Hamas Retaliation for Dubai Hit Seen As Likely to Be Constrained

By Nathan Jeffay

Published February 26, 2010.
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When senior Hamas operative Mahmoud al-Mabhouh died in Dubai in mid-January, it was a year and one day since a loose de facto cease-fire had taken hold between Israel and Hamas with the end of Operation Cast Lead, Israel’s military campaign in Gaza.

That situation may now change — or, indeed, has already, if reports that Israel covertly assassinated him are accurate.

Since the military operation in Gaza, armed clashes between the two sides have been limited to an average of 22 rockets or shells a month to Israel from Gaza and to occasional retaliatory strikes by Israel on Hamas targets.

But soon after al-Mabhouh’s death became public, Hamas figures pledged revenge. What’s more, some claimed that the organization was considering changing its strategy of limiting attacks to Israel and the Palestinian territories. Israeli targets abroad, they were quoted as saying, were now a possibility.

Israeli and Palestinian analysts are skeptical that they were serious on either count. “This is a policy — rhetoric to appease their constituency—but away from the rhetoric, they are guided by delicate political considerations,” said Khaled Hroub, a Bethlehem-born University of Cambridge academic who has written several books on the group, including the 2006 “Hamas: A Beginner’s Guide.”

In Hroub’s reading of the situation, an attack abroad is almost unthinkable. Eran Shayshon, head of the security analysts’ team at the Reut Institute, an influential Tel Aviv think tank, agreed. “I presume that Hamas would be very cautious not to get involved in enraging different countries, especially in the West,” Shayshon said. “It has a lot to lose from taking the fight against Israel international.” He was referring to Hamas’s desire to gain some degree of international legitimacy.

Yoram Kahati, research fellow at the Herzliya-based International Institute for Counter-Terrorism, predicted that Hamas would also be guided by a desire not to alienate civilian sympathizers abroad by perpetrating an attack in their backyard.

As to the possibility of an attack in Hamas’s normal area of operation, in Israel or in the territories, analysts believe that there may be a slight increase in the rate of rockets to southern Israel from Gaza. Hamas suicide bombers headed to Israel from the West Bank represent a continual threat, and al-Mabhouh’s death may “add some motivation,” Shayshon commented. But what has stopped suicide attacks in recent years has been not a lack of motivation, but rather strong security operations by the Palestinian Authority and Israel, he said. Hamas has “too much to lose” to try any new tactics, Shayshon predicted.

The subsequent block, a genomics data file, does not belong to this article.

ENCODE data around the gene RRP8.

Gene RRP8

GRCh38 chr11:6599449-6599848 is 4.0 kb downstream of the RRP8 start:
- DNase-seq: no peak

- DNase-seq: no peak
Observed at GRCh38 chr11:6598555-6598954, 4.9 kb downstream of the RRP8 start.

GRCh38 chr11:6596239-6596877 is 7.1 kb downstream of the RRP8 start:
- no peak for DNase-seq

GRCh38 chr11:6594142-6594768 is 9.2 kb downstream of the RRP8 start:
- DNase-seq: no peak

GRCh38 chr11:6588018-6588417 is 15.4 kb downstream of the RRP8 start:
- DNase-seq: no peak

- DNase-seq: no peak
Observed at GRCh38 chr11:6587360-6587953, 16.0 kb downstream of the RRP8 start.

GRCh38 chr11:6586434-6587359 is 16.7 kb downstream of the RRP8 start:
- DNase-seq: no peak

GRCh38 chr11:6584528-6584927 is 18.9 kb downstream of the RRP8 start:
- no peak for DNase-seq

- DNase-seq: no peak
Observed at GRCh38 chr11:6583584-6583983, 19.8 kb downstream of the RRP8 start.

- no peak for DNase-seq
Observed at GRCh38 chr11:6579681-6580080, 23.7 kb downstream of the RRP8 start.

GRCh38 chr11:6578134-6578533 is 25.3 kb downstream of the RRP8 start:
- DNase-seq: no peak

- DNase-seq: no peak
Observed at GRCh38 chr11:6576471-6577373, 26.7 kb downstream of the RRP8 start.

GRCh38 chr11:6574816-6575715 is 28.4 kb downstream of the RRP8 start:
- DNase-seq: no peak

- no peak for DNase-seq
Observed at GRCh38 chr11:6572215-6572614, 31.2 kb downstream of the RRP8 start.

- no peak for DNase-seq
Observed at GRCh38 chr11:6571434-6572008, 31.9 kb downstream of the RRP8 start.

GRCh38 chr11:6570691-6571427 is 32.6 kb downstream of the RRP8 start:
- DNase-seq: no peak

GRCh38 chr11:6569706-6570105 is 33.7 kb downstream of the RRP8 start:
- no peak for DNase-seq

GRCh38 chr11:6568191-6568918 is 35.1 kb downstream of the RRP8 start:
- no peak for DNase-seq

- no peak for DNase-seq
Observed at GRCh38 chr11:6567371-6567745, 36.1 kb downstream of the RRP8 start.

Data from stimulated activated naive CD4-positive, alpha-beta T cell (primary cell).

At the same time, other experts point out that Hamas can also ill afford to let a killing pass without issuing threats. “They could not show themselves in public to have the image of a weak party, especially when they are in competition with the [Ramallah-based] Palestinian Authority,” Kahati said .

According to Eyal Zisser, a terrorism expert at Tel Aviv University, Hamas is an organization caught between two mutually exclusive desires. “On the one hand it wants to settle what it considers its score; on the other, it doesn’t want an escalation,” he said, adding that nervousness about an escalation will win out.

Kahati said that unless there is a consideration that is unknown outside Hamas — which he considers a possibility — Hamas’s main objective is simply to sustain its regime and win public support in Gaza. “This is what’s best for them at the moment,” he said, elaborating that since the destruction brought by the military operation in Gaza, it is keen to avoid provoking Israel in any way.

A Gaza-based journalist, who spoke on condition of anonymity because he fears recriminations from Hamas for talking to a Jewish publication, confirmed that this course of action by Hamas takes account of the public mood in Gaza. “Their only interest now is to work at how to strengthen the rule of Hamas,” he said. “A response by Hamas would lead to a response by Israel.”

He said that an Israeli counterresponse is feared by the general public and by members and employees of Hamas who want to safeguard their positions.

Hroub said that the unlikelihood of revenge is not just a matter of conjecture, but also precedent, referring to the assassination of Hamas founder and spiritual leader Ahmed Yassin, for which Israel took responsibility. “We had one of their founders, let alone a leader, assassinated in 2004, and they threatened revenge with strong rhetoric, but at the end of the day, the cost-benefit calculation overruled any emotional response,” he said.

Kahati said it is possible that in this case, Hamas will consider international criticism of Israel stemming from the ongoing investigation by Dubai police — which it instigated — to be revenge enough. “Others in the West are doing their work for them,” he said.

Contact Nathan Jeffay at jeffay@forward.com.

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